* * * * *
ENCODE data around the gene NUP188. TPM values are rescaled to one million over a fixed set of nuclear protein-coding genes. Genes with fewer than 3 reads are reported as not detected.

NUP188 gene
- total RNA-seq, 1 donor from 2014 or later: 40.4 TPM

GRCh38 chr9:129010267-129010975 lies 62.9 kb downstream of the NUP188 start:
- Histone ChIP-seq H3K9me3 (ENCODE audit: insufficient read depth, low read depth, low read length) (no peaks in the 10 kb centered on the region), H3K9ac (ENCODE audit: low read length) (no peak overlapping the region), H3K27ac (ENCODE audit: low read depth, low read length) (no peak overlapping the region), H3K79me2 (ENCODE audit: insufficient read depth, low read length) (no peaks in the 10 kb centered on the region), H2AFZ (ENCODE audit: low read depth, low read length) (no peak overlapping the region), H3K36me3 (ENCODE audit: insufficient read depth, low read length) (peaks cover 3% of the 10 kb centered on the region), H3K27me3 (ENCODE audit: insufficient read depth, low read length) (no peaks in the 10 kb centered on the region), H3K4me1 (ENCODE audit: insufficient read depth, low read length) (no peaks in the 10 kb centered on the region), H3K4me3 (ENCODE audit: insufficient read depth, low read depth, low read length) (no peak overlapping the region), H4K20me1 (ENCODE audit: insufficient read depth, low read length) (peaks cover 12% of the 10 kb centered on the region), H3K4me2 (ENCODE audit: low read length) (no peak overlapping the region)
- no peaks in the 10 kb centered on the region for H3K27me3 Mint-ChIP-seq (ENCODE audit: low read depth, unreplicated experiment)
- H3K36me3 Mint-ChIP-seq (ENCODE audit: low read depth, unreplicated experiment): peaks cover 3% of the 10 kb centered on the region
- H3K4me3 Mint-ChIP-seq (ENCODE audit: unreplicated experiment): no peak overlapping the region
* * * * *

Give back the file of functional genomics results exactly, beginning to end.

ENCODE data around the gene NUP188. TPM values are rescaled to one million over a fixed set of nuclear protein-coding genes. Genes with fewer than 3 reads are reported as not detected.

NUP188 gene
- total RNA-seq, 1 donor from 2014 or later: 40.4 TPM

GRCh38 chr9:129010267-129010975 lies 62.9 kb downstream of the NUP188 start:
- Histone ChIP-seq H3K9me3 (ENCODE audit: insufficient read depth, low read depth, low read length) (no peaks in the 10 kb centered on the region), H3K9ac (ENCODE audit: low read length) (no peak overlapping the region), H3K27ac (ENCODE audit: low read depth, low read length) (no peak overlapping the region), H3K79me2 (ENCODE audit: insufficient read depth, low read length) (no peaks in the 10 kb centered on the region), H2AFZ (ENCODE audit: low read depth, low read length) (no peak overlapping the region), H3K36me3 (ENCODE audit: insufficient read depth, low read length) (peaks cover 3% of the 10 kb centered on the region), H3K27me3 (ENCODE audit: insufficient read depth, low read length) (no peaks in the 10 kb centered on the region), H3K4me1 (ENCODE audit: insufficient read depth, low read length) (no peaks in the 10 kb centered on the region), H3K4me3 (ENCODE audit: insufficient read depth, low read depth, low read length) (no peak overlapping the region), H4K20me1 (ENCODE audit: insufficient read depth, low read length) (peaks cover 12% of the 10 kb centered on the region), H3K4me2 (ENCODE audit: low read length) (no peak overlapping the region)
- no peaks in the 10 kb centered on the region for H3K27me3 Mint-ChIP-seq (ENCODE audit: low read depth, unreplicated experiment)
- H3K36me3 Mint-ChIP-seq (ENCODE audit: low read depth, unreplicated experiment): peaks cover 3% of the 10 kb centered on the region
- H3K4me3 Mint-ChIP-seq (ENCODE audit: unreplicated experiment): no peak overlapping the region